High-pitched alarms beep sporadically. A ventilator wheezes. You have an IV line stuck in your arm, a breathing tube down your throat, and a catheter in your urethra. As a patient in a hospital intensive care unit, chances are good that you feel helpless, scared, and confused. Odds are also good, new research shows, that the ordeal could trigger mild to severe depression.
In a recent study, Johns Hopkins researchers found that a third of patients experience symptoms of depression after their stay in an ICU, and the symptoms continue for at least a year after discharge. The review of more than 4,000 patients from 42 studies confirms what Dale Needham, a professor of pulmonary and critical care medicine, and O. Joseph Bienvenu, an associate professor of psychiatry, have observed for years: that ICUs can be psychologically challenging environments, often with lasting effects. And it's not just the oldest and sickest patients who suffer the most, as the team expected; they found depression spread evenly among patients, regardless of age, gender, severity of illness, or length of stay in the ICU. More predictive were those patients who had psychological symptoms before entering the hospital or who showed symptoms such as anger, nervousness, or stress during their ICU stay.
Needham was a new faculty member at Johns Hopkins in 2003 when he participated in a study looking at patients for up to five years after treatment in an ICU. It was unusual for an ICU doctor to sit down and talk with patients after their discharge, and Needham was struck by how much they were still suffering. He has worked on post-ICU issues ever since, forming the multidisciplinary Outcomes After Critical Illness and Surgery clinical and research group at Johns Hopkins to focus on understanding and improving patient outcomes after critical illness and surgery.
Needham and Bienvenu hope that their study, published in the September issue of Critical Care Medicine, will help raise awareness among their colleagues. Armed with data showing that prior psychological problems are reliable red flags, they want to get ICU physicians to screen for such histories when patients are admitted and then pay attention to any psychological symptoms that may develop during the patients' stays.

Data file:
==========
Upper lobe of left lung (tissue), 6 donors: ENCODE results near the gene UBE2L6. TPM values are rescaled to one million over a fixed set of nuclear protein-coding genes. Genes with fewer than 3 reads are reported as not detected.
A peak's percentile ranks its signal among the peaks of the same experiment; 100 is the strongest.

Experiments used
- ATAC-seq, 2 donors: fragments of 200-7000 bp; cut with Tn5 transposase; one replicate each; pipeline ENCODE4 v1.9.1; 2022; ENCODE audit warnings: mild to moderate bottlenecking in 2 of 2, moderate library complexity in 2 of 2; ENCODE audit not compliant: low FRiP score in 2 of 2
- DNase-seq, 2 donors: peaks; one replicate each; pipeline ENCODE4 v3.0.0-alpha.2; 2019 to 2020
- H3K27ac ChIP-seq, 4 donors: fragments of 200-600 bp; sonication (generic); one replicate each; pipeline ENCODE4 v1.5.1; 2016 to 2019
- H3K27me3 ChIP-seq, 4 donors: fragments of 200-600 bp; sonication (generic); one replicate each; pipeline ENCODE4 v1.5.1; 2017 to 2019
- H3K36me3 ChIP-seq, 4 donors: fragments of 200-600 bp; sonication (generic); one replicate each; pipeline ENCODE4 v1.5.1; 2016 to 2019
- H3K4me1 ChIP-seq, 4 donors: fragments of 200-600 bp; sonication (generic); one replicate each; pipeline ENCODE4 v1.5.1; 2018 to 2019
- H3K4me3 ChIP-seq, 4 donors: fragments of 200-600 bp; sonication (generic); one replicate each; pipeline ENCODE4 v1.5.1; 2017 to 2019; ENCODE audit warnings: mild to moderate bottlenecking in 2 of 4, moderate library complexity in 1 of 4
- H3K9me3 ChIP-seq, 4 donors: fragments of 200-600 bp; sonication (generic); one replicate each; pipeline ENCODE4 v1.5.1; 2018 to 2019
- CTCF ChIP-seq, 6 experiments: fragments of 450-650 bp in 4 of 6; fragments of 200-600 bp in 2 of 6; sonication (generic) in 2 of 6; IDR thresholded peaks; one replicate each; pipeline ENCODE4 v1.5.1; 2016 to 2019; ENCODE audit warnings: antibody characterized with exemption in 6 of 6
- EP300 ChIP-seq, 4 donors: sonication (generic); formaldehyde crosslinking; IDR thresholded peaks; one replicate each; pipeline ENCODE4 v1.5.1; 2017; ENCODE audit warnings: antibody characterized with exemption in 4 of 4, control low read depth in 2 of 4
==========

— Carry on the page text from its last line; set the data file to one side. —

The team also wants to educate primary care physicians to recognize and monitor symptoms of depression and other consequences of ICU stays. Because they see so few patients who are sick enough to be admitted to the ICU, "they won't be that familiar with the post-ICU phenomenon," says Needham. Improved awareness, Bienvenu notes, could lead primary care doctors to avoid prescribing medications that might worsen the symptoms of a patient already suffering from post-ICU confusion, which can lead to depression, and help them recommend psychiatric treatment, which may be as simple as an antidepressant medication. "Primary care physicians prescribe three-quarters of the antidepressants in the country, so that's probably a reasonable starting point. But it's also true that these patients probably are going to need more than that."
The study concludes that post-ICU physical therapy that also works on psychological recovery may have promise. Needham is part of a team—together with Ann Parker, instructor of medicine at Johns Hopkins, and Mark Hegel, professor of psychiatry and community and family medicine at Dartmouth's Geisel School of Medicine—that won a one-year School of Medicine Innovation Award in July for preliminary work to design a web-based e-health application that supports combined physical and psychological rehabilitation after ICU stays. "It could be physical therapy, doing laundry, or going to get groceries," says Bienvenu. "It also includes things that normally are intrinsically enjoyable, like going out to eat or going to see a movie." The key, he says, is "getting patients to do things they haven't been doing, things that provide a sense of accomplishment."